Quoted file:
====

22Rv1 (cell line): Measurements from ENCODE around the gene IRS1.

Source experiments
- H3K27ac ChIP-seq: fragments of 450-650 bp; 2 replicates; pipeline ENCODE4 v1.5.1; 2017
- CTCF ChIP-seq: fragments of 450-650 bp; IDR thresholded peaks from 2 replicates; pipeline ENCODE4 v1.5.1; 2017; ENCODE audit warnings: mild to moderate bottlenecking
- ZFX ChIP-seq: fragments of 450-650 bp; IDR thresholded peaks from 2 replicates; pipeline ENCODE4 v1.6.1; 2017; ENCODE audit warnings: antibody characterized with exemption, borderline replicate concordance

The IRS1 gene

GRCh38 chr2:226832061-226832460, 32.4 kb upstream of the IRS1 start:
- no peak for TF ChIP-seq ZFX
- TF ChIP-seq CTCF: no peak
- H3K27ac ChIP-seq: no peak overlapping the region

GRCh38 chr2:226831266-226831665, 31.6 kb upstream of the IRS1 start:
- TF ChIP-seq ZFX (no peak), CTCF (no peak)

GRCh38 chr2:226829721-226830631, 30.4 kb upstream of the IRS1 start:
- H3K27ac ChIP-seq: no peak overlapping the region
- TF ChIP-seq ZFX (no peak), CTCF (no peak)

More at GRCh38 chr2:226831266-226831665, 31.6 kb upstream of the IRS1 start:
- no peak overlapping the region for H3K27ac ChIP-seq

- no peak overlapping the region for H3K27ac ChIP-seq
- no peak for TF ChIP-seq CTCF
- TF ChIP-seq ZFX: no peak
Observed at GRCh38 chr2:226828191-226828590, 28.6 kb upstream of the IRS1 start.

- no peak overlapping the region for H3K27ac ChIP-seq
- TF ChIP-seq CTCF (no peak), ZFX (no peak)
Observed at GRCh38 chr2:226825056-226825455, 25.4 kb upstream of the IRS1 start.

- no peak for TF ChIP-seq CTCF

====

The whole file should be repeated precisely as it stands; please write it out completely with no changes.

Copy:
22Rv1 (cell line): Measurements from ENCODE around the gene IRS1.

Source experiments
- H3K27ac ChIP-seq: fragments of 450-650 bp; 2 replicates; pipeline ENCODE4 v1.5.1; 2017
- CTCF ChIP-seq: fragments of 450-650 bp; IDR thresholded peaks from 2 replicates; pipeline ENCODE4 v1.5.1; 2017; ENCODE audit warnings: mild to moderate bottlenecking
- ZFX ChIP-seq: fragments of 450-650 bp; IDR thresholded peaks from 2 replicates; pipeline ENCODE4 v1.6.1; 2017; ENCODE audit warnings: antibody characterized with exemption, borderline replicate concordance

The IRS1 gene

GRCh38 chr2:226832061-226832460, 32.4 kb upstream of the IRS1 start:
- no peak for TF ChIP-seq ZFX
- TF ChIP-seq CTCF: no peak
- H3K27ac ChIP-seq: no peak overlapping the region

GRCh38 chr2:226831266-226831665, 31.6 kb upstream of the IRS1 start:
- TF ChIP-seq ZFX (no peak), CTCF (no peak)

GRCh38 chr2:226829721-226830631, 30.4 kb upstream of the IRS1 start:
- H3K27ac ChIP-seq: no peak overlapping the region
- TF ChIP-seq ZFX (no peak), CTCF (no peak)

More at GRCh38 chr2:226831266-226831665, 31.6 kb upstream of the IRS1 start:
- no peak overlapping the region for H3K27ac ChIP-seq

- no peak overlapping the region for H3K27ac ChIP-seq
- no peak for TF ChIP-seq CTCF
- TF ChIP-seq ZFX: no peak
Observed at GRCh38 chr2:226828191-226828590, 28.6 kb upstream of the IRS1 start.

- no peak overlapping the region for H3K27ac ChIP-seq
- TF ChIP-seq CTCF (no peak), ZFX (no peak)
Observed at GRCh38 chr2:226825056-226825455, 25.4 kb upstream of the IRS1 start.

- no peak for TF ChIP-seq CTCF